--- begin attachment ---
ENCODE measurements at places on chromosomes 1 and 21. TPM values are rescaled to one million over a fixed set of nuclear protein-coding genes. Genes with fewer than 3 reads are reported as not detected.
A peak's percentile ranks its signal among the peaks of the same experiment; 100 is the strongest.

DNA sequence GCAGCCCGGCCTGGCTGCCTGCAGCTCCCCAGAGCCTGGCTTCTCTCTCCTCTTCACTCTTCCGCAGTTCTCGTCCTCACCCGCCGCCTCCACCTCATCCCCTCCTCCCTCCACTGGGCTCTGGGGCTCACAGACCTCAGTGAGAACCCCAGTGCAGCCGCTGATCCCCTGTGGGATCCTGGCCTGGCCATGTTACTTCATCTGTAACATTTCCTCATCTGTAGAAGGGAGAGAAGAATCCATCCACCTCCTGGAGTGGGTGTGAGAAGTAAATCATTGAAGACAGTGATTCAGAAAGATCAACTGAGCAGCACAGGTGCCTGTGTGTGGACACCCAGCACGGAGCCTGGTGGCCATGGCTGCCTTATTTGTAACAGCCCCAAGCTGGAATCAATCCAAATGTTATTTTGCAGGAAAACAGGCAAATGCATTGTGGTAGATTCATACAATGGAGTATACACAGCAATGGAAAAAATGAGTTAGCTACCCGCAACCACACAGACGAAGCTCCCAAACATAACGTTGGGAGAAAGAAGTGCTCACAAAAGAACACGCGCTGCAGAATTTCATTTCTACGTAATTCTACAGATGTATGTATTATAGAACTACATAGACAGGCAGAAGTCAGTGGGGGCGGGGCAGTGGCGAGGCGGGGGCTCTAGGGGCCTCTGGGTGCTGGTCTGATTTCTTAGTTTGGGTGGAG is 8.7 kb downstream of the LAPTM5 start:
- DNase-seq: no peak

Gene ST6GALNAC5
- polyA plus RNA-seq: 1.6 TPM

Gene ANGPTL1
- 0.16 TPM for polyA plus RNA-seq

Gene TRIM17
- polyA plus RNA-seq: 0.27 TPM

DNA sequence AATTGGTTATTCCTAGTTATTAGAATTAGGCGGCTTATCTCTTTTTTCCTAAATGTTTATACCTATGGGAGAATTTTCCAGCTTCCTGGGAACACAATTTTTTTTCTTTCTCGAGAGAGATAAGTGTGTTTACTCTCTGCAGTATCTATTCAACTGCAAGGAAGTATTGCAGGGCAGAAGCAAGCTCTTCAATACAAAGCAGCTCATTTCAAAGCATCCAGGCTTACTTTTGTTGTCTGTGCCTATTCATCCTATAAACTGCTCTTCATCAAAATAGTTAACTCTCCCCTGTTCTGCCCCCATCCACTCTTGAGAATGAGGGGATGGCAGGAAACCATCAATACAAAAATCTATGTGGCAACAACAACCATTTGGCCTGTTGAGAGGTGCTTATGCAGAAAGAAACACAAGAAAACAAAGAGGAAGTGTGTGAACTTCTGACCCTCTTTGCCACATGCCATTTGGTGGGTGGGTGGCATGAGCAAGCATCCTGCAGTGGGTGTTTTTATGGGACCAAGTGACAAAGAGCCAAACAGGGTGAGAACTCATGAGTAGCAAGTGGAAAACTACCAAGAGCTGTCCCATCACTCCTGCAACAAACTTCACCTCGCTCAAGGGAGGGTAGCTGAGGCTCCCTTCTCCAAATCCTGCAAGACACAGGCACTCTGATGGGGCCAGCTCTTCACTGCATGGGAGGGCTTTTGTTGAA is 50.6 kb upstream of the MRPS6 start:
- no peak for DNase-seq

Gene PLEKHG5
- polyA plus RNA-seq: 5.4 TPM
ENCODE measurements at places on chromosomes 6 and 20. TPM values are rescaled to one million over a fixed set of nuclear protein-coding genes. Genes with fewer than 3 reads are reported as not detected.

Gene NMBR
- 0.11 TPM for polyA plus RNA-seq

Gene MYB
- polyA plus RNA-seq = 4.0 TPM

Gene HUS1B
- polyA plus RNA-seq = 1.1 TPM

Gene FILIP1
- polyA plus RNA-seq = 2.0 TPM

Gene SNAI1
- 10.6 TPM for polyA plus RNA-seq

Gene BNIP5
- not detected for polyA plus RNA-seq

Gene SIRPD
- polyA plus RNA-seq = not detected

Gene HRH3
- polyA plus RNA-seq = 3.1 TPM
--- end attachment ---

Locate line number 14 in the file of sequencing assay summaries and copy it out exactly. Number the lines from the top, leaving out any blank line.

- polyA plus RNA-seq: 5.4 TPM